Anti-discrimination laws in all other areas (incl. indirect discrimination, hate speech)No
Same-sex marriage(s)No
Recognition of same-sex couplesNo
Step-child adoption by same-sex couples or single gay personNo
Joint adoption by same-sex couplesNo
Right to change legal genderYes
Access to IVF for lesbiansNo
Commercial surrogacy for gay male couplesNo

See also[edit]

Notes[edit]

  1. ^ a b c d http://www.sodomylaws.org/world/china/china.htm
  2. ^ Phil CW Chan, "Stonewalling through Schizophrenia: An Anti-Gay Rights Culture in Hong Kong?", Sexuality & Culture, 2008
  3. ^ 'Hong Kong gays fight sodomy laws, triggering debate in traditional society', The Advocate, 31 December 2005
  4. ^ Secretary for Justice v. Leung TC William Roy (CACV317A/2005)
  5. ^ Legislative Archive, entre for Comparative and Public Law, Faculty of Law, The University of Hong Kong http://www.hku.hk/ccpl/research_projects_issues/hkelp/Legislativearchive.html
  6. ^ Hong Kong: Legislative Council Considers Anti-Discrimination Bill, IGLHRC http://www.iglhrc.org/cgi-bin/iowa/article/takeaction/globalactionalerts/71.html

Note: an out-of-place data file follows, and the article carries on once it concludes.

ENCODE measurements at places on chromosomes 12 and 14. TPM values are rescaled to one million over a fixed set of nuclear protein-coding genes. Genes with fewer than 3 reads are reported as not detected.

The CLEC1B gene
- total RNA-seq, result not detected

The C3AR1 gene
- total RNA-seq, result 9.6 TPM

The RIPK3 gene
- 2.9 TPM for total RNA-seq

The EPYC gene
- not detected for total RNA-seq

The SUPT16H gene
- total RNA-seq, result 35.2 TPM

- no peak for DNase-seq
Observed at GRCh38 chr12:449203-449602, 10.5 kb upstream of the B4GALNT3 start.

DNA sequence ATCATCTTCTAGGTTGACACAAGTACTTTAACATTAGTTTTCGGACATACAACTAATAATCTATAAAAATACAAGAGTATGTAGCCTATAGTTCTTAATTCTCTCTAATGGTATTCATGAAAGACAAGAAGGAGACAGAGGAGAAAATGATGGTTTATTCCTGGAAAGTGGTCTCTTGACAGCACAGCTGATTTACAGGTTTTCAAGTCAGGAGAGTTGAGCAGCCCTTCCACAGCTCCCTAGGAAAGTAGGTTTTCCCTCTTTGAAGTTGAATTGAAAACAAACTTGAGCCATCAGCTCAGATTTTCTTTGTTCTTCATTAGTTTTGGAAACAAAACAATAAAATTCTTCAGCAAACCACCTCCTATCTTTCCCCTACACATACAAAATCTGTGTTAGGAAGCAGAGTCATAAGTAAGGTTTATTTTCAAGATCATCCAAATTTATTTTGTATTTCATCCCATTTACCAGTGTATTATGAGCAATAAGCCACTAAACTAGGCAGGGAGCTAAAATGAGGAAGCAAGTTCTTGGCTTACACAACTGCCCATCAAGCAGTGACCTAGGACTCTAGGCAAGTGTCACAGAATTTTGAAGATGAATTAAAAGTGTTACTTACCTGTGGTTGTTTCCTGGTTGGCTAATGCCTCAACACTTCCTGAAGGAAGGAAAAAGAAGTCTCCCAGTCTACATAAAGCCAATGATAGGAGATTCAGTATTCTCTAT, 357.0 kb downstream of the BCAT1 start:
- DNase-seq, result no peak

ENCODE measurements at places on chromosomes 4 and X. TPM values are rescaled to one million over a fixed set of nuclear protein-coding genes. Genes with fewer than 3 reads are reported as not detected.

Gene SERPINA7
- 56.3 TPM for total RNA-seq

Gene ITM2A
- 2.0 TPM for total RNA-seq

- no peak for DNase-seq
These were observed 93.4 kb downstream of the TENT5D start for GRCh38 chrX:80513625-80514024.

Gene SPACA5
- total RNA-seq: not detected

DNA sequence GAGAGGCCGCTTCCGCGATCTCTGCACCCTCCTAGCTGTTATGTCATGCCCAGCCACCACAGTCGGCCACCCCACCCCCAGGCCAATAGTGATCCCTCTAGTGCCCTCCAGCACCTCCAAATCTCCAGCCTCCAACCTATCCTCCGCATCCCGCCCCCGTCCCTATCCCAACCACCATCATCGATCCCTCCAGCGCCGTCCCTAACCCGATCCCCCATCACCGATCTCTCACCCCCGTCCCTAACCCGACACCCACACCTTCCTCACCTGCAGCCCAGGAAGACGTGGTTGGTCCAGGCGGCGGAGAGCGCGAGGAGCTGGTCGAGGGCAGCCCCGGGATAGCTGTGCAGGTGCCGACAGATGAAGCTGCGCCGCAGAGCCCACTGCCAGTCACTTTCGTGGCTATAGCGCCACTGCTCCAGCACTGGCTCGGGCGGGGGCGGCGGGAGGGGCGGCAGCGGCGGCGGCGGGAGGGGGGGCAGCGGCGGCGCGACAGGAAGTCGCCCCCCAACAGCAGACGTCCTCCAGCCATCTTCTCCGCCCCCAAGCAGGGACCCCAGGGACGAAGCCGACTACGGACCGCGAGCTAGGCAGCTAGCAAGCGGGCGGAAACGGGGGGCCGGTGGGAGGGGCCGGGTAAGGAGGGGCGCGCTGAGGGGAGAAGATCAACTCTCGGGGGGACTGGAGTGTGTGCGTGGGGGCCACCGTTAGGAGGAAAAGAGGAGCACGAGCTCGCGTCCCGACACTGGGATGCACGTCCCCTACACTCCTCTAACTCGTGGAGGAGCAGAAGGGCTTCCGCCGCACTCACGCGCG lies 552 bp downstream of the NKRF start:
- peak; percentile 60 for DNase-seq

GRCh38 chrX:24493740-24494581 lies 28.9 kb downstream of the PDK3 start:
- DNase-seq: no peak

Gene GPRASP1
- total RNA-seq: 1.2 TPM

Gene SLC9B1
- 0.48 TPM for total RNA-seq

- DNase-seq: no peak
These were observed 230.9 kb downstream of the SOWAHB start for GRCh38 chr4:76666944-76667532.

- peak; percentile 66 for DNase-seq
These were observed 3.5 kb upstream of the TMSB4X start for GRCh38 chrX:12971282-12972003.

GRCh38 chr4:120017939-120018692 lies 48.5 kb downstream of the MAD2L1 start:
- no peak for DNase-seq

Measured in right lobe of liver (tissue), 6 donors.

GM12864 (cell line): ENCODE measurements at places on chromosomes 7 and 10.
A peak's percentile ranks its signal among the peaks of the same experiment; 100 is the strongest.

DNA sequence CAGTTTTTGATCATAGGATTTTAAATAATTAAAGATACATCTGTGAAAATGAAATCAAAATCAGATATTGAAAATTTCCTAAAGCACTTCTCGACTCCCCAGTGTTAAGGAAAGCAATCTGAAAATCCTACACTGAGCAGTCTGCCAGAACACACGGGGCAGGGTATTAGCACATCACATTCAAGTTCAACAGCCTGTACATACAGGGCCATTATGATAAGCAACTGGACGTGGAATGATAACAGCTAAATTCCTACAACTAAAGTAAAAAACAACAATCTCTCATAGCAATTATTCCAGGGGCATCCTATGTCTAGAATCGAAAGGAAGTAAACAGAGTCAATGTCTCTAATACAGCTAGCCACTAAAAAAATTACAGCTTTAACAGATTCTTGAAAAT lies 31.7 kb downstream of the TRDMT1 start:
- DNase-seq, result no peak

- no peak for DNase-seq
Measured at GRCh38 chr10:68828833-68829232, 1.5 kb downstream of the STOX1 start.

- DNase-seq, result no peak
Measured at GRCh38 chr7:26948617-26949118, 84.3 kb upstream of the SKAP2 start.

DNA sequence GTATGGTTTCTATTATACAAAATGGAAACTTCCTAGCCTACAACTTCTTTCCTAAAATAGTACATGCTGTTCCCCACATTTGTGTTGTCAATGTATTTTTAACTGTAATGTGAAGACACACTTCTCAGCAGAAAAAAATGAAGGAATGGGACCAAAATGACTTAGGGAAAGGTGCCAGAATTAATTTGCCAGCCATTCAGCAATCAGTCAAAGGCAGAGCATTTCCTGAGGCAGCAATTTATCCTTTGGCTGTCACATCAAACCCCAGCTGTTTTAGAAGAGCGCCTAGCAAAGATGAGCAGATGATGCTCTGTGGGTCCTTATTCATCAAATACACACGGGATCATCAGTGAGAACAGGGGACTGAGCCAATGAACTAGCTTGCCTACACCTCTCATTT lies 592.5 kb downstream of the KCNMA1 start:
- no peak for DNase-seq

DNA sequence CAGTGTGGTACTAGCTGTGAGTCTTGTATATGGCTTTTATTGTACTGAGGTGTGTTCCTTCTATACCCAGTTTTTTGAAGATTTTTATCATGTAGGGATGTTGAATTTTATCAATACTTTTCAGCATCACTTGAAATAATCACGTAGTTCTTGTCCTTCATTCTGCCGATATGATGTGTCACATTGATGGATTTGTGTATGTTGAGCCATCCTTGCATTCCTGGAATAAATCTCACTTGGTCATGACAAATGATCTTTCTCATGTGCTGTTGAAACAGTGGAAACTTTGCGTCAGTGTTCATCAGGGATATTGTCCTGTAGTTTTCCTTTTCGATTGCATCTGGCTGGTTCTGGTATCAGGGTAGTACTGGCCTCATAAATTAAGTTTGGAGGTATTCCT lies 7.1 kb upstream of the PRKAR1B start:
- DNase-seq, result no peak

7. ^ History, TCJM http://tcjm.org/hongkong/history/
  8. ^ http://www.parliament.uk/documents/commons/lib/research/briefings/snpc-04909.pdf
  9. ^ http://www.hklii.hk/eng/hk/legis/ord/200/s24.html
  10. ^ Ms W vs. the Hong Kong Registrar of Marriages, Fridae.com
  11. ^ Chan, Kelvin. "HK Transgender Woman Wins Legal Battle to Marry". ABC News. Retrieved 13 May 2013. 
  12. ^ "Hong Kong court supports transsexual right to wed". BBC News. Retrieved 13 May 2013. 
  13. ^ Pink News, "[1] Gay couples to be protected by Hong Kong domestic violence law